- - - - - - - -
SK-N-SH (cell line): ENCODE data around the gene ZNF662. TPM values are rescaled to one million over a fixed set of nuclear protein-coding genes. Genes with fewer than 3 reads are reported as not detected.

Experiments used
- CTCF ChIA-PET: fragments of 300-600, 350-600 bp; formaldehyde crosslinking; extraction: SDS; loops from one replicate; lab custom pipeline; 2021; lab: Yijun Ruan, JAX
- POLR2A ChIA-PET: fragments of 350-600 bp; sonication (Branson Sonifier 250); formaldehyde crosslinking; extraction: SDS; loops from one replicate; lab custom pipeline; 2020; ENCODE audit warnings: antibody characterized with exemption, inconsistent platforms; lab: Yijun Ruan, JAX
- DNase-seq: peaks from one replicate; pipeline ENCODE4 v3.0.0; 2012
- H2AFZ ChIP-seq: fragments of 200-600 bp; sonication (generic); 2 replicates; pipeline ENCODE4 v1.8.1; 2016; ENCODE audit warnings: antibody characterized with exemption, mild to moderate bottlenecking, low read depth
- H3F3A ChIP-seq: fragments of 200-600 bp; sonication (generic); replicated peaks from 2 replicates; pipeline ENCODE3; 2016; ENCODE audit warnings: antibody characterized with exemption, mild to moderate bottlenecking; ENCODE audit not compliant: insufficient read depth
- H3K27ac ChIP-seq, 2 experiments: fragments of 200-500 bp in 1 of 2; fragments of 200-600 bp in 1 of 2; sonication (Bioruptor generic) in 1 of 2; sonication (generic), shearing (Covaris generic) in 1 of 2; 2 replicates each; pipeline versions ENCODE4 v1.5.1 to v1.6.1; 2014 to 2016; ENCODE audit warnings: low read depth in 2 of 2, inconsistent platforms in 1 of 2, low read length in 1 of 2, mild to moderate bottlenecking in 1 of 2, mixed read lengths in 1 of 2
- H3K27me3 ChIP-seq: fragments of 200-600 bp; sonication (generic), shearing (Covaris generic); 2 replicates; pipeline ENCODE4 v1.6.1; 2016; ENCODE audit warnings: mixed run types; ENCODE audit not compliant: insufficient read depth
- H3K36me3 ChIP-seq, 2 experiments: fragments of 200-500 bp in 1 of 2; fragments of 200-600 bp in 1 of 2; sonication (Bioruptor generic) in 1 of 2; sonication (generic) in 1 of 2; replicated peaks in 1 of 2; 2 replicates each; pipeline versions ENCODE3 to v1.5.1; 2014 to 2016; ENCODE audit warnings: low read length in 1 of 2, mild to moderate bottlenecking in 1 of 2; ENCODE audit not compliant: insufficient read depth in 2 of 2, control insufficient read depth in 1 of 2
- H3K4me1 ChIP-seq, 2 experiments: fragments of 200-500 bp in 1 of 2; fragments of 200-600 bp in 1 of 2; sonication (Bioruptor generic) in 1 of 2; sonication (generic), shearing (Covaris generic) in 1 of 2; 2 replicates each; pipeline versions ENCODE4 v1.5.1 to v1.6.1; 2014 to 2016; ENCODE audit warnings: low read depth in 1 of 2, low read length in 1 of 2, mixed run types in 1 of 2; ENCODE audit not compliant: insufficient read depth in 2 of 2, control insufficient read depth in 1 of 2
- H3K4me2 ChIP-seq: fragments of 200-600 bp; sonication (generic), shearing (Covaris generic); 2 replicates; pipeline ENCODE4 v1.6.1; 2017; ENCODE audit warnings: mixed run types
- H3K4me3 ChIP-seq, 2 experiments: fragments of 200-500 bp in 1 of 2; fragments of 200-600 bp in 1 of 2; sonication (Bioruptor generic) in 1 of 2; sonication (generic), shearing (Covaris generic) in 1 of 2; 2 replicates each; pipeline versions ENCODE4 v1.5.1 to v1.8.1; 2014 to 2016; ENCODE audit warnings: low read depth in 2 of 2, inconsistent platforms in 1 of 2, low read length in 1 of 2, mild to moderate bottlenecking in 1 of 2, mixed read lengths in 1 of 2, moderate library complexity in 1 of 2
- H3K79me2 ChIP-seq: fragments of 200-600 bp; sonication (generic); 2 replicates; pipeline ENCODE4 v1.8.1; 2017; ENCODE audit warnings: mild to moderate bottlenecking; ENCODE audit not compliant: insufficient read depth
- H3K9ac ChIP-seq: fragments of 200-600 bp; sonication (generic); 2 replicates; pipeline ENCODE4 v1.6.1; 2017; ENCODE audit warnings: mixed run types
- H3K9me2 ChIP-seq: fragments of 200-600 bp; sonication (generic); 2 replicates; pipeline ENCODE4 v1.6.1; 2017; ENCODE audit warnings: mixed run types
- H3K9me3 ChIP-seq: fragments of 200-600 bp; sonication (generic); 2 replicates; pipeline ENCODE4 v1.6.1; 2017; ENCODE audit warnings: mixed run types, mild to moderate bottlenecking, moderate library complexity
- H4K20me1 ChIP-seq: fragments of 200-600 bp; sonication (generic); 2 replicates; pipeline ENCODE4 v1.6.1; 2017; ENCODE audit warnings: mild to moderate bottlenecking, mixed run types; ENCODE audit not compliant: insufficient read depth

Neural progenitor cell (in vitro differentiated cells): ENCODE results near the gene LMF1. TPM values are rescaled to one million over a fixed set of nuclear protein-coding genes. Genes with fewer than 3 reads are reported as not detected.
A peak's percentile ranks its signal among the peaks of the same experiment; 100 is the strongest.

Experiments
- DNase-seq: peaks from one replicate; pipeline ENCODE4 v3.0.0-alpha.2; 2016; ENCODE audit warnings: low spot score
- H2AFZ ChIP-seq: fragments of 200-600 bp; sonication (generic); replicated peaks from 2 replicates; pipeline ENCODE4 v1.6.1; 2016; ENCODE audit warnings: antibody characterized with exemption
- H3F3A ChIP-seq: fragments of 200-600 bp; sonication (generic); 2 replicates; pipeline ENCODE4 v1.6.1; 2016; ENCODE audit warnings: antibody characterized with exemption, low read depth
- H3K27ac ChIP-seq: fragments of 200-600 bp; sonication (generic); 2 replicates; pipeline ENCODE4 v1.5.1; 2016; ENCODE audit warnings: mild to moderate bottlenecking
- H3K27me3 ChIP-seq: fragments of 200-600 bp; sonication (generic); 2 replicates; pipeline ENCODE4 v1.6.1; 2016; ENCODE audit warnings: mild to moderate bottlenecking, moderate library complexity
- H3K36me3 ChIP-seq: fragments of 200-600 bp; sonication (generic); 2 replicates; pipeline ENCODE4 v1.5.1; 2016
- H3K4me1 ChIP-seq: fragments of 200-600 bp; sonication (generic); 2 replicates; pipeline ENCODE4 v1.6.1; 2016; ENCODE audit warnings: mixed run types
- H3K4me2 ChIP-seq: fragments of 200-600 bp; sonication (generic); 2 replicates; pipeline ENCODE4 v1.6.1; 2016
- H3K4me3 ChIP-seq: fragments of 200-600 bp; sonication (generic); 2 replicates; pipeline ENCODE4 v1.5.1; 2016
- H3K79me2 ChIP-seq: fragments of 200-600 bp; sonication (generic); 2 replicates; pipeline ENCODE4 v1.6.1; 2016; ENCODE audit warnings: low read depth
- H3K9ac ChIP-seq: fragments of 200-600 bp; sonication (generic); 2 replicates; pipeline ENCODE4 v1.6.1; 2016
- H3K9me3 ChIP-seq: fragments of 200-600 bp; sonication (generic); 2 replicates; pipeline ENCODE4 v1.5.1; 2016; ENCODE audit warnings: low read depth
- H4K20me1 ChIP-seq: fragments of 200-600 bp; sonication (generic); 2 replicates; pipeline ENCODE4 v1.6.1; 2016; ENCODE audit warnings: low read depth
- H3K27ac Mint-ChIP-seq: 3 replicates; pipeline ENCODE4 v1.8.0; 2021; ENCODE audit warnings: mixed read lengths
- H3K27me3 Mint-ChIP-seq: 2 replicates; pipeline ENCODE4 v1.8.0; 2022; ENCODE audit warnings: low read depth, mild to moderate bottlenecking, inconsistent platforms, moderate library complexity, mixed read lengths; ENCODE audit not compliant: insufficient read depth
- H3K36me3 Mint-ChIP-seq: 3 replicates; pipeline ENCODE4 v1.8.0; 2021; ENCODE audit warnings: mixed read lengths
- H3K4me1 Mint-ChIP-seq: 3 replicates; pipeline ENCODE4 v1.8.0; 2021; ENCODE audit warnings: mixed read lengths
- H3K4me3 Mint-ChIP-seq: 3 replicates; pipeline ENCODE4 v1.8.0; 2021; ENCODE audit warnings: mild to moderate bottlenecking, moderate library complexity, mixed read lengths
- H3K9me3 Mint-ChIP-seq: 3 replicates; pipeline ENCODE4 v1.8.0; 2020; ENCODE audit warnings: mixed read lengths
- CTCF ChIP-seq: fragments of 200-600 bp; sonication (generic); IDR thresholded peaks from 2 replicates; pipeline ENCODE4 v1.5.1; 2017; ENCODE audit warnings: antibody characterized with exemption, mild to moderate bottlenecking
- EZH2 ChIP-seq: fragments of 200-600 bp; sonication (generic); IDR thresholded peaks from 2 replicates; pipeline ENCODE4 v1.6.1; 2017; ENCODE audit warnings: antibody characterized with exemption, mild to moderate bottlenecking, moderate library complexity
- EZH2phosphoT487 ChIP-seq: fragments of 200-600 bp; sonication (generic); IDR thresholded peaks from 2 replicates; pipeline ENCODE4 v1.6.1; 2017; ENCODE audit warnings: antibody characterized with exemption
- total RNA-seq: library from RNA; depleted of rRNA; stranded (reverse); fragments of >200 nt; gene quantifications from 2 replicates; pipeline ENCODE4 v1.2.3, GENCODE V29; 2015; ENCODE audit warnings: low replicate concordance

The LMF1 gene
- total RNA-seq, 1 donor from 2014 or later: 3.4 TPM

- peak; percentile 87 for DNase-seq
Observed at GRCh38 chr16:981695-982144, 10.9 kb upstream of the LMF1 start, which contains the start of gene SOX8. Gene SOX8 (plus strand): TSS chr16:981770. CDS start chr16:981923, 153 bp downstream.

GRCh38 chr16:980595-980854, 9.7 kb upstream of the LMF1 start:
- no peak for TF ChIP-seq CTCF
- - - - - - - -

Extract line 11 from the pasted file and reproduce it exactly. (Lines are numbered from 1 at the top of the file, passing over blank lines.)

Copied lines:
- H3K4me1 ChIP-seq, 2 experiments: fragments of 200-500 bp in 1 of 2; fragments of 200-600 bp in 1 of 2; sonication (Bioruptor generic) in 1 of 2; sonication (generic), shearing (Covaris generic) in 1 of 2; 2 replicates each; pipeline versions ENCODE4 v1.5.1 to v1.6.1; 2014 to 2016; ENCODE audit warnings: low read depth in 1 of 2, low read length in 1 of 2, mixed run types in 1 of 2; ENCODE audit not compliant: insufficient read depth in 2 of 2, control insufficient read depth in 1 of 2